Even in the past there had been quite a number of pious and well-meaning persons in our land. In spite of that, we have had to face disasters continuously over the last thousand years. Some have even gone to the length of asserting that it was this too much of personal goodness that landed our nation in troubles. But it is not a correct reading of history. The real reason was that we lacked in national character – the essential counterpart of personal character. We are not mere solitary individuals but are indivisible parts of the whole society. In that relationship also we should express and uphold purity of character. If this aspect is ignored, mere piety and goodness of the individual will be of little avail in the cause of the nation. Not merely that; if society does not survive, the individual goodness and character also will be trampled under the feet of barbaric aggressors. And that is what has happened in the past.

Lurid Examples

To give a glaring example: the Raja Karna of Gujarat had a Prime Minister who was a great scholar of Vedas and also well-versed in various arts and sciences. Once the King, in a moment of weakness, abducted the wife of one of his sardars. At this the Prime Minister was beside himself with rage and took a vow to punish the King for that sin. He felt that all his powers of piety and religious learning were challenged. What was the course he adopted to fulfil his vow? He knew that the Muslim armies were poised on the northern border of Gujarat. Prior to that, they had made several abortive attempts to over-run and subjugate Gujarat. The Prime Minister directly went to the Muslim Sultan at Delhi and sought his help to punish his King for the sin he had committed. The enemy was only too glad to snatch that golden opportunity. Equipped with the valuable information revealed by the Prime Minister, who knew all the secrets of the defences of his kingdom, the enemy marched on Gujarat. And the powerful Hindu outpost of Karnavati, which had so far effectively checked the Muslim expansion into the South, fell. Thereafter, not only Gujarat, but, the whole of South lay prostrate at the feet of Muslim marauders. What did Prime Minister gain after all? Doubtless, the King was killed, but along with him thousands of the Prime Minister’s own kith and kin were put to sword. Countless women were molested before his eyes, temples razed to the ground and his own residence where he used to recite Vedas and worship God turned into a slaughter-house of cows; in addition, a vast portion of our motherland was reduced to slavery for centuries to come!

We can see, that, on the one hand, the King was loose in his personal character, but, strong in the national aspect, and, on the other hand, the Prime Minister was personally full of piety, of God-fearing nature and all that, but devoid of national character which enables a man to judge the ultimate well-being of the nation as a whole and urges him to sacrifice his all including his personal notions of righteousness at the altar of his nation’s well-being. Thus both the King and Prime Minister became responsible for bringing about such a great disaster to a cause which both of them cherished.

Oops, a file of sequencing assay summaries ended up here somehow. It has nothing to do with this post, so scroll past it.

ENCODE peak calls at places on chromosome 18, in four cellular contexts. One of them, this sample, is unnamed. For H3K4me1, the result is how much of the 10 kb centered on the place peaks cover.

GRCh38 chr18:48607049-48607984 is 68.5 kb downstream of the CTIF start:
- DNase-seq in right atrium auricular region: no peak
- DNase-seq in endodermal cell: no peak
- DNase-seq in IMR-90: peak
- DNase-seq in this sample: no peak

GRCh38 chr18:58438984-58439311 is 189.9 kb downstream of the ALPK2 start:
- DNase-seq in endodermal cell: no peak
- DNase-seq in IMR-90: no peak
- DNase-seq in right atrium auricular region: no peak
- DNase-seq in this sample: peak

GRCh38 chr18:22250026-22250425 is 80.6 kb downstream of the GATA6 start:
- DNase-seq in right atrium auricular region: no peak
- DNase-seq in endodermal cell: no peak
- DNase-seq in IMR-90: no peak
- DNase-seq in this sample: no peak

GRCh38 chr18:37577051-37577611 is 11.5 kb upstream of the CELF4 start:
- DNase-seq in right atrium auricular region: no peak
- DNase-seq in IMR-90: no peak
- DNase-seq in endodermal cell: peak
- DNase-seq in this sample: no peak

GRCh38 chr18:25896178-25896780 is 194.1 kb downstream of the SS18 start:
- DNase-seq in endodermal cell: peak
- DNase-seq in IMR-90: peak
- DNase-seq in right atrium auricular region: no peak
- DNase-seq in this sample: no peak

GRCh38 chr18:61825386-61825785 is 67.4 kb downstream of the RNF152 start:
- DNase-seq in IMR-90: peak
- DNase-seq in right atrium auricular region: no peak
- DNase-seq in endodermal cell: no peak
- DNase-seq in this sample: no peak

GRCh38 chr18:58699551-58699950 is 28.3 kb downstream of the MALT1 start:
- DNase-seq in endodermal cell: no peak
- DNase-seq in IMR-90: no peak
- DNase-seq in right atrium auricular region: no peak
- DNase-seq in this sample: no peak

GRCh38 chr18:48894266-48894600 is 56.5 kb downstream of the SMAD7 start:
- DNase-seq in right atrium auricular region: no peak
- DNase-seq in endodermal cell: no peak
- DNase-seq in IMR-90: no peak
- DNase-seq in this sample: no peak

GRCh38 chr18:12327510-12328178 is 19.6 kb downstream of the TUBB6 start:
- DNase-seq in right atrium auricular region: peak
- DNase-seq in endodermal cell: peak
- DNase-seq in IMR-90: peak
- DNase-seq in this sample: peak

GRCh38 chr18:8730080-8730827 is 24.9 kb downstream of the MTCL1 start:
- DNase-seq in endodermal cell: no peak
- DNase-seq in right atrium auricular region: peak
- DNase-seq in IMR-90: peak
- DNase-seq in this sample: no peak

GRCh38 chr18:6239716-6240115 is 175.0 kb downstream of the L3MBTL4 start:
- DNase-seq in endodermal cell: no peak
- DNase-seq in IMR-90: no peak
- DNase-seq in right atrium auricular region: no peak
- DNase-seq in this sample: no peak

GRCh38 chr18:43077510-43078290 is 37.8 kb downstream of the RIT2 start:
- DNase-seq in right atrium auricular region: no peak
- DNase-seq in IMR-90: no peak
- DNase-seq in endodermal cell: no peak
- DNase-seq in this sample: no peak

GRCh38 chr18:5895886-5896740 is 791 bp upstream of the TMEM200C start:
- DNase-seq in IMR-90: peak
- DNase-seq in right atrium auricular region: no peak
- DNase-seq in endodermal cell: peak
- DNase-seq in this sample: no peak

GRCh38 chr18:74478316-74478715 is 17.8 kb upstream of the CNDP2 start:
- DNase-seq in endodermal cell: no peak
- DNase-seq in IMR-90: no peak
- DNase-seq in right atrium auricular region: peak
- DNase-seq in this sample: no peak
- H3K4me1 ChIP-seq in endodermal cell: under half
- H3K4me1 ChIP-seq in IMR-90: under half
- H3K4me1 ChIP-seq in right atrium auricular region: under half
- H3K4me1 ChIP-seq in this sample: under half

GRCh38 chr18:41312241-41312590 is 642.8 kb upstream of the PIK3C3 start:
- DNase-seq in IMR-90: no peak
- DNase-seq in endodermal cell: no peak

In fact, the perverted notion of personal character and dharma exhibited by that Prime Minister is not a solitary instance in our history. It was sufficiently deep-rooted to produce a whole race of traitors down the centuries. It was the ‘devout’ worshippers of Ishwara who guided and aided the Mohammed of Ghazni, who had, set out with the declared objective of desecrating Somnath. Jayasingh, the famous sardar of Aurangzeb, who came to destroy Shivaji, too, was a man of learning, an ardent worshipper of God and endowed with many a remarkable quality of head and heart. But in vain did Shivaji appeal to him in the name of swadesh and swadharma and call upon him to lead the patriotic forces against the cruel foreigner instead of remaining his slave. But Jayasingh was quite contented with his ‘devotion to God’ along with his oath of ‘loyalty to Emperor’. What a dangerous perversion of the concept of devotion to God and of one’s sense of personal integrity and loyalty! It is clear that only when the twin aspects of character are manifest that both the individual and the society can progress and prosper. They are like the two faces of a coin – one having the imprint of national insignia and the other carrying its value. Erasure of any one face will render it useless.

The National Aspect

It is essential, therefore, that personal goodness and purity of character be made active and dynamic in the national cause. It must express itself in the form of complete dedication to the nation which does not expect anything in return, be it name or fame or any gain whatsoever. We should not worry whether the people whom we serve praise us or not. In fact, it would be better for us if they do not. Because we are then free from the bondage of public praise which may tie us down to an undesirable course. We look upon our nation as our Chosen Deity. Our dedication, our offering of all that we have, should be made in a spirit of worshipping the Nation-God. Then how can we ask for anything in return?

Today, this spirit of unreserved sacrifice and dedication has all but disappeared. If persons go to serve in the public field they want something in return; if not money, a name, a jaikar or at least a photograph in some paper. Once an eminent leader of our country, always accustomed to receiving big ovations, went to a place. He was shocked to see no one present there to receive him. There were no slogans, no garlands and no photographs. He felt insulted and actually went back at once! This is a polished way of selfish behaviour. Other practical and paying ways are also being practised. If in the name of the nation a person serves himself, then it is not rashtra-bhakti but swartha-bhakti. For such a person service of the people is only a mask to further his own personal glory.